Conference Scheduling with Graph Algorithms

Contents

Problem Statement

The Harvey Mudd Clinic Program has been a model for programs like it across the globe. In it, student teams are connected with corporate sponsors to define, design, and provide solutions to real world engineering problems.

Projects Day, at the end of every academic year, is when these teams and all of the corporate sponsors and friends of the HMC Community get together to celebrate Clinic and hear talks about each of the projects from that year.

Like most conferences, there is too much to see. Thankfully, each team gives their talk three times in the afternoon. The question is, how can we figure out when to go to which talk?

Preliminary Design

MATLAB can help us here. Let’s pick the 6 talks we want to go see:

  • 1:30, 2:00, & 4:00 – eSolar
  • 1:30, 2:30, & 3:30 – City of Hope
  • 2:00, 3:30, & 4:00 – HMC Online
  • 1:30, 2:00, & 4:30 – Lawrence Berkeley National Labs
  • 2:00, 2:30, & 4:00 – Walt Disney
  • 2:30, 3:00, & 4:00 – Sandia National Labs

We can make a matrix with topics as rows, times as columns, and ones where a talk is actually given at that time:

%	1:30	2:00	2:30	3:30	4:00	4:30
A = [ ...
	1	1	0	0	1	0 ; ... eSolar
	1	0	1	1	0	0 ; ... City of Hope
	0	1	0	1	1	0 ; ... HMC Online
	1	1	0	0	0	1 ; ... Lawrence Berkeley National Labs
	0	1	1	0	1	0 ; ... Walt Disney Animation Studios
	0	0	1	1	1	0]; ... Sandia National Labs

Now we know when we can go to all of the talks we want to go to. What we want, though, is to transform A into a matrix B that only has one entry in each row and column. This would be our selection. How can we do this in a way guaranteed to maximize the amount of talks we can attend while arbitrating conflicts?

Bipartite Graphs

Here, the matrices A and B that we are talking about are adjacency matrices: matrices that represent which elements of the two sets (rows and columns) are adjacent to one another (connected) in a graph. Because are rows and columns are distinct sets (in our case topics and times) the graphs we can describe are bipartite graphs: a graph on two sets where edges only connect one set to another. That is, there are no edges between topics and no edges between times. There are only edges connecting a topic to a time.

A is a bipartite graph of all of the talks that exist in the set of talks that we want to go see. B will be a subgraph of that, which connects at most each topic to one and only one time. It may be the case that there is an unresolveable conflict, in which case we will only be able to go to, say, 4 or 5 of the 6 talks we want to go to. hopeful that won’t happen.

The Dulmage-Mendelsohn Decomposition

There are many algorithms out there that feel like they are magic, and this is one of them.

The Dulmage-Mendelsohn Decomposition (or permutation) is briefly documented in MATLAB’s dmperm, and more thoroughly described (and defined) in the 1958 classic “Coverings of Bipartite Graphs” by A. L. Dulmage and N. S. Mendelsohn.

I love the details and genius in the paper, which can be a little exhausting, but the idea is that all bipartite graphs, full of edges or only with very few edges, may be made of strongly connected, connected, and/or disconnected components with respect to one of the sets. We should be able to traverse the graph in a particular way to determine which edges are in which category, and then to label them in some way for further analysis. dmperm does just that:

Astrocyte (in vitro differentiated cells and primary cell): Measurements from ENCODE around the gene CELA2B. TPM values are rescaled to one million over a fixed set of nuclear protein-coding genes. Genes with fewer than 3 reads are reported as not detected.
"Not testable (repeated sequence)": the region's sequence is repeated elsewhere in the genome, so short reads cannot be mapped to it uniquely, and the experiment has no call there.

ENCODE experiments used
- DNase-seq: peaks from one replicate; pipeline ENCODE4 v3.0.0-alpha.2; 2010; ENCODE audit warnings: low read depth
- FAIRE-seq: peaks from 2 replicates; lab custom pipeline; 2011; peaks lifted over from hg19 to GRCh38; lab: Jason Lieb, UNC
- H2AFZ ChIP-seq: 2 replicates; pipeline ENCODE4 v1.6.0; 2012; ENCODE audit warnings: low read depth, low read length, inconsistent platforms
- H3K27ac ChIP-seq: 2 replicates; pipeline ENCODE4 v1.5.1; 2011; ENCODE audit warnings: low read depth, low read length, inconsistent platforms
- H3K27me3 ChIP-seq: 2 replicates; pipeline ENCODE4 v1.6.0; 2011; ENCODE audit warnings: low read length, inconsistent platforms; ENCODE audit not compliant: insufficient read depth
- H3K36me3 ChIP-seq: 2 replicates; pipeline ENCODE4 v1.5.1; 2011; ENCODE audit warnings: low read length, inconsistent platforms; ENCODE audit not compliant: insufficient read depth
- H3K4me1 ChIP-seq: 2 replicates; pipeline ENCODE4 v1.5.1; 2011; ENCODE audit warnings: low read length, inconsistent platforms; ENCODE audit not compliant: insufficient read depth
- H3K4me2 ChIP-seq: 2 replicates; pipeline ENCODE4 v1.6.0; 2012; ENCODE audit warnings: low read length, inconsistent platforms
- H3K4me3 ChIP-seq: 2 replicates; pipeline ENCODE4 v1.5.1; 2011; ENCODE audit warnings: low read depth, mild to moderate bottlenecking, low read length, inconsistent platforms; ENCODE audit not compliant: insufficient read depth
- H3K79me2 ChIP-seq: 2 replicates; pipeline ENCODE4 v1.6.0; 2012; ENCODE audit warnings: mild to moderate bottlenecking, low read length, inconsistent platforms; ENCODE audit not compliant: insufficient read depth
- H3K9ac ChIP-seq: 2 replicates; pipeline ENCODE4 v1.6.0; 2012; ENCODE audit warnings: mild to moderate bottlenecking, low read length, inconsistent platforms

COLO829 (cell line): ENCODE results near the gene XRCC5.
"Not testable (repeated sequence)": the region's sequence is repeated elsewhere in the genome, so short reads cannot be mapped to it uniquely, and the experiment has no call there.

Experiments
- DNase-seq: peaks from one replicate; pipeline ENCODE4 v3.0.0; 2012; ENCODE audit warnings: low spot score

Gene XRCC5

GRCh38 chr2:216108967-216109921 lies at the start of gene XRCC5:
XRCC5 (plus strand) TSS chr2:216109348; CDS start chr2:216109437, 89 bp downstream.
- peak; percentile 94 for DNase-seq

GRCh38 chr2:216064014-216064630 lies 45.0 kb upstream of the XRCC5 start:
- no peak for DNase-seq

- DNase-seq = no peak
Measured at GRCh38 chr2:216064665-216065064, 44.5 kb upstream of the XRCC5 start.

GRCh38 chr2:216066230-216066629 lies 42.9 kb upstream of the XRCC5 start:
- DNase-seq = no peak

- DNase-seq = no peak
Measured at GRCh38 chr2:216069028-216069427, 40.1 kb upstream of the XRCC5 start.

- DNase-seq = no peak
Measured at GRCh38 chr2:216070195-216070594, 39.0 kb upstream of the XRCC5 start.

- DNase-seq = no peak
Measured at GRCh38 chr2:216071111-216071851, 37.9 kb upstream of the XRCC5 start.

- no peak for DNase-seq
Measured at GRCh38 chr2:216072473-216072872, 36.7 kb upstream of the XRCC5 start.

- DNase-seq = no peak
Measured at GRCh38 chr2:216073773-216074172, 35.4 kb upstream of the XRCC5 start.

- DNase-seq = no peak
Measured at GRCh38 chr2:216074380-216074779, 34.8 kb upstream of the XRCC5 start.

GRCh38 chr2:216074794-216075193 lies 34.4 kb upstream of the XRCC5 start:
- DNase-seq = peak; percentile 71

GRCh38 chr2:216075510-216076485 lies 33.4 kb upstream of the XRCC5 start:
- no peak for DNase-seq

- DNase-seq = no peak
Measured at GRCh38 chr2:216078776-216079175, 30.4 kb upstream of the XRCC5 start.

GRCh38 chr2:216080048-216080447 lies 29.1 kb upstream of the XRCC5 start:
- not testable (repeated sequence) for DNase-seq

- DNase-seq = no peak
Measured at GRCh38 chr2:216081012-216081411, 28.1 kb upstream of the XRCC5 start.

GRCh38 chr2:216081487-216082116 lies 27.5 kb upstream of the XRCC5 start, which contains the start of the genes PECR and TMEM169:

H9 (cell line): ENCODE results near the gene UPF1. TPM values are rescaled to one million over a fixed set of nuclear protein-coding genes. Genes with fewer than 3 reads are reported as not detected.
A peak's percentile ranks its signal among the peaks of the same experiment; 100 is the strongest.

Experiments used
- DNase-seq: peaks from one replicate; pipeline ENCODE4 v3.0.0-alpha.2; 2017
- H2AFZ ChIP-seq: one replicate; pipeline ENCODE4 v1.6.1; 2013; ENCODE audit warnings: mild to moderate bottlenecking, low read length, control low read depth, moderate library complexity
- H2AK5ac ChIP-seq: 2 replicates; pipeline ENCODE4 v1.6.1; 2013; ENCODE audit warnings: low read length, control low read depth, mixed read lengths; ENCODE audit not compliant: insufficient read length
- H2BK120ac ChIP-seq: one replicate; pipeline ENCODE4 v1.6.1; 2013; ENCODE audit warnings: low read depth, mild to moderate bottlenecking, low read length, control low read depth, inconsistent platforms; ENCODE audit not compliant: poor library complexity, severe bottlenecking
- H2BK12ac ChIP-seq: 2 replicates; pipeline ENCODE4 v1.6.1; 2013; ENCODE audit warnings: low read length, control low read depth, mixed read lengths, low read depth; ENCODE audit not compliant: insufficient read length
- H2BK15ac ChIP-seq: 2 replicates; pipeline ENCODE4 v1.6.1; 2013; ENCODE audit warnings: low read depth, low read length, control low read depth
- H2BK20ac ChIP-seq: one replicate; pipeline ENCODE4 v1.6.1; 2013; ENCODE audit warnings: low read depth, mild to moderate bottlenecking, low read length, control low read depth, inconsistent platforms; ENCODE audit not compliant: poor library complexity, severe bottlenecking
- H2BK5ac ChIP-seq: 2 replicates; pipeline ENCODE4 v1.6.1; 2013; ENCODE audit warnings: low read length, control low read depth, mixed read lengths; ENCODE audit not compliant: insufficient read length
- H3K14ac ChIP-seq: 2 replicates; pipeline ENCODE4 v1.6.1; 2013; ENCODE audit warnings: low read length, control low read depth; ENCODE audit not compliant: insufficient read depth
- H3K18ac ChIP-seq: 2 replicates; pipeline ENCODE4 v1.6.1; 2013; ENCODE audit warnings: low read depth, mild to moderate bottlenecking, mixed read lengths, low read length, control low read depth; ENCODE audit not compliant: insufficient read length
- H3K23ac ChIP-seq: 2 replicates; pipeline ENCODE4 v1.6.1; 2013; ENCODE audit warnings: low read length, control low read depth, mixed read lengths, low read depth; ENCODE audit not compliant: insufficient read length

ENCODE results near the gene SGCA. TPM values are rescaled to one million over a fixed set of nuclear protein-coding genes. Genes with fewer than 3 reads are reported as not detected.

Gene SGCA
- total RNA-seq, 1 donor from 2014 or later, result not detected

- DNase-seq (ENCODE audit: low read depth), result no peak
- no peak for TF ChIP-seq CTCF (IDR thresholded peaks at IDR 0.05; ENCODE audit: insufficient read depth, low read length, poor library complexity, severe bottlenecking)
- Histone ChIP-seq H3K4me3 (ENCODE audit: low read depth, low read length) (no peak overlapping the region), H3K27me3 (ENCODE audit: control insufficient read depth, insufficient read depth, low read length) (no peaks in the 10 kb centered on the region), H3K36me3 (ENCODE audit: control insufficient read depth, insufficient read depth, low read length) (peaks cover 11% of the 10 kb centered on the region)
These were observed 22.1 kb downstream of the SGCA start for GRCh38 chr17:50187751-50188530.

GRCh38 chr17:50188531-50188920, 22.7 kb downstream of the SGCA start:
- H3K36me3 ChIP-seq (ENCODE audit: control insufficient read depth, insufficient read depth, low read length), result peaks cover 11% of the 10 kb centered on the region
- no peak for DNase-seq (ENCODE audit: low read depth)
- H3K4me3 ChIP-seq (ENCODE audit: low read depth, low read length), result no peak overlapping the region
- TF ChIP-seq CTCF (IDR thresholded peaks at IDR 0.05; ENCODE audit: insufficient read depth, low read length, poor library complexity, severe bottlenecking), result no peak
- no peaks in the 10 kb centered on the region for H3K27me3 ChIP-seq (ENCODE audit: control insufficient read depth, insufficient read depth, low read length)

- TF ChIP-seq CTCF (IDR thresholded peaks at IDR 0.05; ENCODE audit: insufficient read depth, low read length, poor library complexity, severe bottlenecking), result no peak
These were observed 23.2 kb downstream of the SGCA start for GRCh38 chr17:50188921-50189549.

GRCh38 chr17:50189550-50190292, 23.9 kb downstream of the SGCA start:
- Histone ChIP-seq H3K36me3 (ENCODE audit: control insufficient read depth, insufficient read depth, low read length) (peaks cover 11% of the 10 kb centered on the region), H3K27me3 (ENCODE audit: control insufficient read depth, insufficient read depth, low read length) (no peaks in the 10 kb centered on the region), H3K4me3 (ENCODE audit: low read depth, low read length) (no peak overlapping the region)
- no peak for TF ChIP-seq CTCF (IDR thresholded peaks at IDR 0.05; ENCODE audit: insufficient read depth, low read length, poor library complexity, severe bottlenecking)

[p,q] = dmperm(A)

p =

     4     1     3     2     6     5

q =

     6     1     2     3     4     5

Here, p and q tell use how to reorder the rows and columns to give us, visually, the block structure of these components. In our case, we have a single, well-determined component (the other outputs of dmperm tell us this). Further, that component gets organized into the strongly connected components.

Looking at the permuted matrix:

A(p,q)

ans =

     1     1     1     0     0     0
     0     1     1     0     0     1
     0     0     1     0     1     1
     0     1     0     1     1     0
     0     0     0     1     1     1
     0     0     1     1     0     1

we see the block upper-triangular form that A has been put into. In this case, however, we only have two blocks of sizes 1×1 and 5×5 along the diagonals. Most notably for our application, we see that there are ones in every diagonal element. This means that we can go to every talk we wanted! Can you see why?

Making our Schedule

Let’s prepare our B matrix by filling it with zeros. If we then index into B using our permutation vectors from dmperm, we can tell the permutation of B to be the 6×6 identity matrix (one and only one topic per time for all times). In B, then, will be in the inverse permutation of the 6×6 identity matrix, telling us with respect to our original talk and time ordering when we should be where!

B = zeros(6);
B(p,q) = eye(6)

B =

     1     0     0     0     0     0
     0     0     1     0     0     0
     0     1     0     0     0     0
     0     0     0     0     0     1
     0     0     0     0     1     0
     0     0     0     1     0     0

Another way to think about the permutations of rows and columns is just to look at the sets of graph

topics = {'eSolar';'City of Hope';'HMC Online';'LBNL';'Disney';'SNL'};
times = {'1:30';'2:00';'2:30';'3:30';'4:00';'4:30'};
sortrows([times(q) topics(p)])

ans = 

    '1:30'    'eSolar'
    '2:00'    'HMC Online'
    '2:30'    'City of Hope'
    '3:30'    'SNL'
    '4:00'    'Disney'
    '4:30'    'LBNL'        

to get our schedule. Can you see how this matches up with our matrix B?

References

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One Response to “Conference Scheduling with Graph Algorithms”

  1. Losing Weight with … Graph Algorithms!? | that's gross Says:

    […] my "preemptive" "strike" on "content" « Conference Scheduling with Graph Algorithms […]

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